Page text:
Designers, however, have to tread with caution not have to take this and turn it into a literal campaign. Other visual treatments that don’t include the whole family can still provide that emotional impact while getting the
when imbuing a campaign with visual cues because
client’s message across. Designers should also take their research outside the realm of theory and see what they can learn firsthand by visiting the areas in which their clients
the line between stereotype and cultural awareness live. By seeing where their target audience shops, how they address each other and what visuals they respond to, designers can gain some good insights. Starting a dialogue
can be very thin.
with residents and shop owners can also lead to information that can help inform a campaign or address a visual issue. However, creatives need to understand that every group is unique and adjust visual messages accordingly. Part of the role of the designer is to educate the client, too. But sometimes that can be tricky, as marketing executive Albert J. Ferrer learned. His company had presented some concepts to a client and felt satisfied with the outcome of the meeting. However, colleagues who had not been present at the meeting said they felt the concepts lacked “a sort Hispanicness” (Ferrer). What the client was referring to, Ferrer said, was visual and auditory literalness: darker skin for a model, music with more salsa … all the stereotypes associated with the culture (Ferrer). “There’s a fine line here. It’s perfectly reasonable to expect that the music used in a commercial targeting Hispanics be one that deeply resonates with the target. It’s not reasonable, however, to expect that it will be lively and loud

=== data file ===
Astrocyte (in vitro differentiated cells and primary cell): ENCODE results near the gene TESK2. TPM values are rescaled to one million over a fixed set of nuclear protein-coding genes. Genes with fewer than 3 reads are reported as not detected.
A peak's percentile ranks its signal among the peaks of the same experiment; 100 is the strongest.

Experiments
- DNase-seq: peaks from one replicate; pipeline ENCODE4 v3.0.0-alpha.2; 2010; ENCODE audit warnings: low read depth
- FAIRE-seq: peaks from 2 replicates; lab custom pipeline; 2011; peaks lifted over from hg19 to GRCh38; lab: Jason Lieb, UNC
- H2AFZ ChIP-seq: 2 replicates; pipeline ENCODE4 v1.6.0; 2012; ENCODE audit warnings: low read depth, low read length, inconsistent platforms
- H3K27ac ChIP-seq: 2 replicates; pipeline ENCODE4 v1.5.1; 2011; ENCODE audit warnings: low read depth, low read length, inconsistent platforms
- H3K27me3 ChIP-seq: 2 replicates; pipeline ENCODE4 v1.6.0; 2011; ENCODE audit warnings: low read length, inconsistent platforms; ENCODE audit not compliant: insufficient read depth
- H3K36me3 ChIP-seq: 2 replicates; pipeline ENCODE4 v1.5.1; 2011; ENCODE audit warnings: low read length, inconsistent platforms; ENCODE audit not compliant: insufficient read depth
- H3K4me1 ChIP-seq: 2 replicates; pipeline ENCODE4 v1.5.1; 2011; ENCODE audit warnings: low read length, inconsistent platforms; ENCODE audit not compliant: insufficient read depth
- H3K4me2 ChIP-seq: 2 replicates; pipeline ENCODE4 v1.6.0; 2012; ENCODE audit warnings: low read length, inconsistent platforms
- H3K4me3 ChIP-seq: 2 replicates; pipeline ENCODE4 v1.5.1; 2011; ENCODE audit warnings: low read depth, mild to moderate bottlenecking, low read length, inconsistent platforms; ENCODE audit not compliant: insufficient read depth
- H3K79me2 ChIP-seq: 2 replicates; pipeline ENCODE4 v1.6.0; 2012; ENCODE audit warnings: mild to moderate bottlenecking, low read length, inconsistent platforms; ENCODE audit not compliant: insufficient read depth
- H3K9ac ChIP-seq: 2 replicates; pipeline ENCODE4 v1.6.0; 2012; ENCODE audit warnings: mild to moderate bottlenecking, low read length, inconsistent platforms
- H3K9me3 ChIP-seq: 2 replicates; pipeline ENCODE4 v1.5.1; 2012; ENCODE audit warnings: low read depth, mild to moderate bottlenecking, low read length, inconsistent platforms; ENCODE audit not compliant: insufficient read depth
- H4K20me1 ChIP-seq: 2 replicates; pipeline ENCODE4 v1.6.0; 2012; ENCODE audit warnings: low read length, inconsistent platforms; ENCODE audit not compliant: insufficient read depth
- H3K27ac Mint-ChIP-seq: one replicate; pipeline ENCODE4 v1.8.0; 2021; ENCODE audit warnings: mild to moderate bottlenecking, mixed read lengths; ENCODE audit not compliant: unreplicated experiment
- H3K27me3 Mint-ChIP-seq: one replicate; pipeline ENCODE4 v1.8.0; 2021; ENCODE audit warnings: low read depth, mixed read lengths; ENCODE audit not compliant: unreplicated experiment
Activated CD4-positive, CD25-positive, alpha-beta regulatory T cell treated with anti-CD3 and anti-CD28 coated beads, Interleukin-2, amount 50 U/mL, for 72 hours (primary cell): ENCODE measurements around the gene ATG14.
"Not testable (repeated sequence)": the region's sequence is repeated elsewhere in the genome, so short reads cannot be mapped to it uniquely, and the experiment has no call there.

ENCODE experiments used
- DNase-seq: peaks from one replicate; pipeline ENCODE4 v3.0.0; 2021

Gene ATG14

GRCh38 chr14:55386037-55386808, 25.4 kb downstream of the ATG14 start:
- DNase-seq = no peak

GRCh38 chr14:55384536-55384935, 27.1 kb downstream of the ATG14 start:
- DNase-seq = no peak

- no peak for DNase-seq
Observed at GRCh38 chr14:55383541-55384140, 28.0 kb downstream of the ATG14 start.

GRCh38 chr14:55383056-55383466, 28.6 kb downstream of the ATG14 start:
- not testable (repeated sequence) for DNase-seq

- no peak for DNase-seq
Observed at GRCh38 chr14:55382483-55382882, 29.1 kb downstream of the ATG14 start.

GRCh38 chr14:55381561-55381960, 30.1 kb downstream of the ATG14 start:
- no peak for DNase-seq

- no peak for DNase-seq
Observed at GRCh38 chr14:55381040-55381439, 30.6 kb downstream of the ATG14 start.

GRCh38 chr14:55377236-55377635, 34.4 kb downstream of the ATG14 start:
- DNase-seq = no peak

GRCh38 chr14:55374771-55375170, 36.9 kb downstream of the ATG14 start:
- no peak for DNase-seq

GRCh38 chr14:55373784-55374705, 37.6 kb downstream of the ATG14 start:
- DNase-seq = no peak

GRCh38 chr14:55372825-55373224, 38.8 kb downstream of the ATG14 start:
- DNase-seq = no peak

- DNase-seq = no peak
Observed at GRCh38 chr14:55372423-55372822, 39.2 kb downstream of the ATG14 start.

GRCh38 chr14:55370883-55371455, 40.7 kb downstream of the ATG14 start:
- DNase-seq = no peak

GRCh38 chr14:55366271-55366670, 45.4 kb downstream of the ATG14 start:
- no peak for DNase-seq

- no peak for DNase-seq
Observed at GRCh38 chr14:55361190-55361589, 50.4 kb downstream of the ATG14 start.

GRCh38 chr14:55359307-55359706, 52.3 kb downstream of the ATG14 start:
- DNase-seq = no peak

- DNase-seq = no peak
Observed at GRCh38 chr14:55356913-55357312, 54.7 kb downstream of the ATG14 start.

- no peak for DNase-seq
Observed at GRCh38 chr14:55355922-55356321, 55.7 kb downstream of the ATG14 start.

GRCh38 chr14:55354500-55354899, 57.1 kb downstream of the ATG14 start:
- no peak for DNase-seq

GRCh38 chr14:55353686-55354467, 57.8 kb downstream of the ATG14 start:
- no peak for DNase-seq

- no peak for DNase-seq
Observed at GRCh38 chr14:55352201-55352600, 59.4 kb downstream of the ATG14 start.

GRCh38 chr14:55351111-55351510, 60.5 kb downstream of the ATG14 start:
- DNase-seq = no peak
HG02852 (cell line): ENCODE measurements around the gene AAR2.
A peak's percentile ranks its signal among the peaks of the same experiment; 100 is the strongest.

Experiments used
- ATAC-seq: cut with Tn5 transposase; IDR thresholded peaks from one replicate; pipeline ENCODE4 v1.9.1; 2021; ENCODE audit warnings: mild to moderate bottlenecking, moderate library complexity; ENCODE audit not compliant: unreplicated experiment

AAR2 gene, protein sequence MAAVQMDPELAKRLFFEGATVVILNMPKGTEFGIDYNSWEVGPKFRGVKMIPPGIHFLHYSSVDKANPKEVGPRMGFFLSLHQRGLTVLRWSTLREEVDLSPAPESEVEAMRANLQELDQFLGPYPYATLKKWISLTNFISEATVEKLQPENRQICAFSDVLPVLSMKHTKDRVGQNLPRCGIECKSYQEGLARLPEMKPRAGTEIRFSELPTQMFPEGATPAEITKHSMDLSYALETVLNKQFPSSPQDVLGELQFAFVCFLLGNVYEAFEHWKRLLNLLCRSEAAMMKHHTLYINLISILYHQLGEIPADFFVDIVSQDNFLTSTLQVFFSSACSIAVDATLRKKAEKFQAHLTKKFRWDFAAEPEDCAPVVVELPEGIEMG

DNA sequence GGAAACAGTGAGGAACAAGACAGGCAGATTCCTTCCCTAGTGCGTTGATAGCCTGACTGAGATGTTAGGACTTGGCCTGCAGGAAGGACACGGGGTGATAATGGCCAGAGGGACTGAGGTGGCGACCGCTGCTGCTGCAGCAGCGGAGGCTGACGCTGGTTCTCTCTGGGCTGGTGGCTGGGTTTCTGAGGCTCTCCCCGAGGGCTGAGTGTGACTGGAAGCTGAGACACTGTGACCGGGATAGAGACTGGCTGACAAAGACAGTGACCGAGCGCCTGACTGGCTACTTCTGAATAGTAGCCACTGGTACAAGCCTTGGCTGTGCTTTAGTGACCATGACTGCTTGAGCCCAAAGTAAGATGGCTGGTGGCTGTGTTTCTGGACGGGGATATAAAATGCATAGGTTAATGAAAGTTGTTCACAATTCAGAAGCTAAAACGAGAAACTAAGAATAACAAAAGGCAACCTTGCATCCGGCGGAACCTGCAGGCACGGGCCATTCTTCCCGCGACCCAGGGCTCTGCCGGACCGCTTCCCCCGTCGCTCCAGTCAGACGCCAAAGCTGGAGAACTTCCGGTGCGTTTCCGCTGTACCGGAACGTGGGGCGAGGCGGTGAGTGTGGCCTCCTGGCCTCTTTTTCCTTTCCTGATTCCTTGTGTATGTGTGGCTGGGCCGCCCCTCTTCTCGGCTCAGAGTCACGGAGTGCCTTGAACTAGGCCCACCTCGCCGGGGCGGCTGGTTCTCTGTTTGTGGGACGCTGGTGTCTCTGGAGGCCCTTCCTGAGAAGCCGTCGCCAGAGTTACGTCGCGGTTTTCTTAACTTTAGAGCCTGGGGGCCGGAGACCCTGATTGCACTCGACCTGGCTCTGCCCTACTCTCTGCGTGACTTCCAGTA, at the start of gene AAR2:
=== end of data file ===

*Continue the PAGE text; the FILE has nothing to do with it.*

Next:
Examples of stereotypical icons used when communicating to Hispanic audiences.
because Hispanics like salsa music. Targeting what we show in a commercial or how we portray our talent is just smart